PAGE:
WHAT FLYING A B-17 AND A VET PRACTICE HAVE IN COMMON

I recently read a story about quality initiatives in medicine in the New Yorker Magazine written by Atul Gawande, a Brigham & Women’s Hospital (Boston) surgeon, that I thought had nothing to do with medicine. I am a WWII history nut who thought I was a World War II desk reference. As proof, my father, two brothers and I went on a whirlwind World War II history tour last summer. We started at Omaha Beach and wound through 4 countries over 10 days, ending in Stiring-Wendel in France where a few awesome French townspeople helped us find and honor the exact spot on the Kreuzberg Ridge where Pfc. Henry O. Robey, my father’s uncle, was killed on March 3, 1945 while trying to liberate the town. A great day I’ll long remember. A long, but great, story for another time.

But I had never heard that my favorite WWII bomber almost never got past it’s maiden flight. In October 1935, at Wright Air Field in Ohio, the four-engine Boeing model “299″ was pitted against Martin and Douglass’ two-engine bomber, with the winner to lead the Army Air Forces heavy bomber direction until 1945. The Boeing Corporation’s 299 was everything the Army could want, so much so a reporter called it a “flying fortress”.

As bad luck often hinders great ideas, such was the case here. Major Ployer P. Hill, the Air Corps’ chief test pilot, got the 299 airborne and seconds later crashed in a fireball, killing himself and one of his 4 crewman. The 299’s 4 engines and other integrated flight systems required constant fine tuning from take-off to landing, as it was far more advanced than other planes of that era. Hill simply had forgotten to unclasp some lever on his rudder and elevator controls. It had been certain disaster when Hill missed that single step.

Renee, our local French guide, dedicated his life to the memory of the American 70th Infantry “The Trailblazers” who liberated his town after years of German occupation (he drives a 70th Infantry jeep flying a U.S. flag everyday in France). Similarly, a group of devoted Boeing test pilots in 1935 honored Major Hill by defeating the complexity of flying Boeing’s 299. They simply devised a pilot’s and co-pilot’s checklist. The list outlined in a step-by-step fashion how the flight crew would:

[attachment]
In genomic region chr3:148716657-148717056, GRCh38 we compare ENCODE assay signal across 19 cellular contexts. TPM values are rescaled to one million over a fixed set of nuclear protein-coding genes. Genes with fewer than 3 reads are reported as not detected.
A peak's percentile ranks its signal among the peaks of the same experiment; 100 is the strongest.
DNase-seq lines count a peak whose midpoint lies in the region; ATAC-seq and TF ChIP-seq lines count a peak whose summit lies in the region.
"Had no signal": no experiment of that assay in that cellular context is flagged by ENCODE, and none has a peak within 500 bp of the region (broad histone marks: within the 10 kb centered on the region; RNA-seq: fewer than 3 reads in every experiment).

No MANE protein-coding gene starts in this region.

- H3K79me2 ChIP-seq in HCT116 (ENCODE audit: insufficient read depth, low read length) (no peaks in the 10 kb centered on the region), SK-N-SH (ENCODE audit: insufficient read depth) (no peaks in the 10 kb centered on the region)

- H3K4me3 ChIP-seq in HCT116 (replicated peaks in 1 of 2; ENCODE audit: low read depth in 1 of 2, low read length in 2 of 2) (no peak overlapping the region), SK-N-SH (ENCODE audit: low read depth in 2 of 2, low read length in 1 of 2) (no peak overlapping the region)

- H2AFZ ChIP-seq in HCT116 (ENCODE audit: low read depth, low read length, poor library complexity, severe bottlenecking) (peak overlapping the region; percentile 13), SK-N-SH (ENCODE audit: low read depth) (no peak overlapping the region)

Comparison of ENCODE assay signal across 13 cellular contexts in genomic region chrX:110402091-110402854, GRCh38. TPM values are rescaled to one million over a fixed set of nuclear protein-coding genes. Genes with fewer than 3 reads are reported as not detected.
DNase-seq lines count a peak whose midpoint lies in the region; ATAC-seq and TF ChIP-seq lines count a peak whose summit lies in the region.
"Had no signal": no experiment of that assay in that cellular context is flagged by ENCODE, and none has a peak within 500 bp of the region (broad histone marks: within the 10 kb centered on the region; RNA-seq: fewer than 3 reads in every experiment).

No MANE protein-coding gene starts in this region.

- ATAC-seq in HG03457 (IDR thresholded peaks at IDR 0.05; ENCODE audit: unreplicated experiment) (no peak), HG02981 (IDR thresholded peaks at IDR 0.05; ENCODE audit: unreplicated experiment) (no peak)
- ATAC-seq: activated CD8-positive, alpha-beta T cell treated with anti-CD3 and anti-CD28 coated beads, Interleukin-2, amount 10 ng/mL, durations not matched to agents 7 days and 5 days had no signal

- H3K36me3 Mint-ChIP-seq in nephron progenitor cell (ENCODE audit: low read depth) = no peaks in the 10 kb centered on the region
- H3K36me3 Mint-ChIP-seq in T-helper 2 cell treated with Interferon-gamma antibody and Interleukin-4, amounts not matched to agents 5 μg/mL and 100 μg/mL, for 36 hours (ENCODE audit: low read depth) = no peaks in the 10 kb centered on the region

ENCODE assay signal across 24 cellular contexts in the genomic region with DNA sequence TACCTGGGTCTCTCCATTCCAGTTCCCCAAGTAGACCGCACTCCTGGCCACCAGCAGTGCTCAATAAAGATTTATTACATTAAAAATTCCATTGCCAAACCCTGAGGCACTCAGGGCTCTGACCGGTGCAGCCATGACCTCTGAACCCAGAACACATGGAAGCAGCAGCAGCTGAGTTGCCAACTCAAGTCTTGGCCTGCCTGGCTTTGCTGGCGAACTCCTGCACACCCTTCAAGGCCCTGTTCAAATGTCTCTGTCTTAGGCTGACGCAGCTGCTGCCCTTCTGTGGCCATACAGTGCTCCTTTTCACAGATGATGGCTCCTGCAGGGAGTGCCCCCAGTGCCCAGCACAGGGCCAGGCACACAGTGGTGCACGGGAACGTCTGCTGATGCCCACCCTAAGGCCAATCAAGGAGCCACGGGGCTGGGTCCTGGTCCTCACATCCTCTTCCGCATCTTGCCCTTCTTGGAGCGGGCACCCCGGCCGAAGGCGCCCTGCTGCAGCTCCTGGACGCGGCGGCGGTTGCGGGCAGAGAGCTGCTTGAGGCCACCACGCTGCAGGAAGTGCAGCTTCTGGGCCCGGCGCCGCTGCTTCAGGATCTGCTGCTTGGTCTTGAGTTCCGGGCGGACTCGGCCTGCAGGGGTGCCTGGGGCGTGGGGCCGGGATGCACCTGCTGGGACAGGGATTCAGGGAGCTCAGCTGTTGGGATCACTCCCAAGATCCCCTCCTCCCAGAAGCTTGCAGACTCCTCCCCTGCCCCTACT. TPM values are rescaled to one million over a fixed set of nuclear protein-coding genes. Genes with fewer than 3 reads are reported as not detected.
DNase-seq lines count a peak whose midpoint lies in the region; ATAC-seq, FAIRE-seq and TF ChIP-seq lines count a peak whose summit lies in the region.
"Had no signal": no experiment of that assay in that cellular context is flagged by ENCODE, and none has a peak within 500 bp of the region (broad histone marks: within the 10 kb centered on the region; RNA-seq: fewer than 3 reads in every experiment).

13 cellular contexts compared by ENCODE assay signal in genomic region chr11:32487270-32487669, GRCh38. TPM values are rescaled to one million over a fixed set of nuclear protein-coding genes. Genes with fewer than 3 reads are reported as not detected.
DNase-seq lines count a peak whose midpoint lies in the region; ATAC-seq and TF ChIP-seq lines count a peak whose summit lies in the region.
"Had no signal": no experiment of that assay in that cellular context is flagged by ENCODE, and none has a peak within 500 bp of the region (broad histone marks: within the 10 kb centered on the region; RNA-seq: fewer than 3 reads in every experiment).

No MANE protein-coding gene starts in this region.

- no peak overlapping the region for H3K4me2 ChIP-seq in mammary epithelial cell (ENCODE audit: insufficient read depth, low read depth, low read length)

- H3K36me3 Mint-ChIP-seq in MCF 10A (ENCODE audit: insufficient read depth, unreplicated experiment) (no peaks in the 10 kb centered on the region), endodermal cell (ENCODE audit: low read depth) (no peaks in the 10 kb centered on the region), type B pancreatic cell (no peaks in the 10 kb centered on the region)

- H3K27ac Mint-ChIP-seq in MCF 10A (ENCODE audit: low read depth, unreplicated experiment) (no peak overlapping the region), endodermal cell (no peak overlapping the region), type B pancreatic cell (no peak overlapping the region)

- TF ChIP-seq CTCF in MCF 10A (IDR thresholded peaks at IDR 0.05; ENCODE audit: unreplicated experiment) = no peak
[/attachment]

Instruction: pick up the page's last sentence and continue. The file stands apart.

1. make a pre-flight check
2. perform a takeoff,
3. maintain level flight,
4. land the aircraft,
5. and even taxi the aircraft to and from the runway.

With those checklists in place, the 299 was saved and flew almost 2 million test flight miles with no crashes. The plane, renamed the “B-17 Flying Fortress” went from almost sure failure to one of the most important cogs in the Allied war machine in World War II.

If you listened to U.S. Airways Capt. Sullenberger about how he landed his airplane on the Hudson River without a single fatality, his 30 years experience were guided by the repetition of his using military checklists when he was a fighter pilot.

It is clear from our current experience that medicine, even more so than a B-17, is just so complex that memory alone cannot serve veterinary practice clinicians well. The knowledge base in veterinary medicine grows daily at a fantastic rate. To be expected to be a reliable medical “quarterback”, truly competent in gastroenterology, radiology, dermatology, nephrology, and oncology, among many other disciplines, really requires some help.

For example, the New Yorker reported a summary of a study of 41,000 trauma patients. The collective group possessed over 1,200 different medical diagnoses in over 32,000 unique combinations. It is unreasonable to think of a flow chart or checklist designed to manage all of their care in such a dynamic setting. But if you could manage each of the discrete steps in medical care where problems may arise, maybe that could make a difference. I distinctly remember treating trauma patients that had closed head injuries, but they more often than not also had injuries like splenic or diaphragmatic ruptures as well, which mandated an exponential level of attention, despite sometimes working with unfamiliar EMS agencies or helicopter staff. The same could be said about the interaction of co-morbid disease processes such as diabetes and cardiac disease. It’s usually not the single problem or disease that will overwhelm you, but the introduction of others, and staff and, et.al., into the mix that will harm a patient.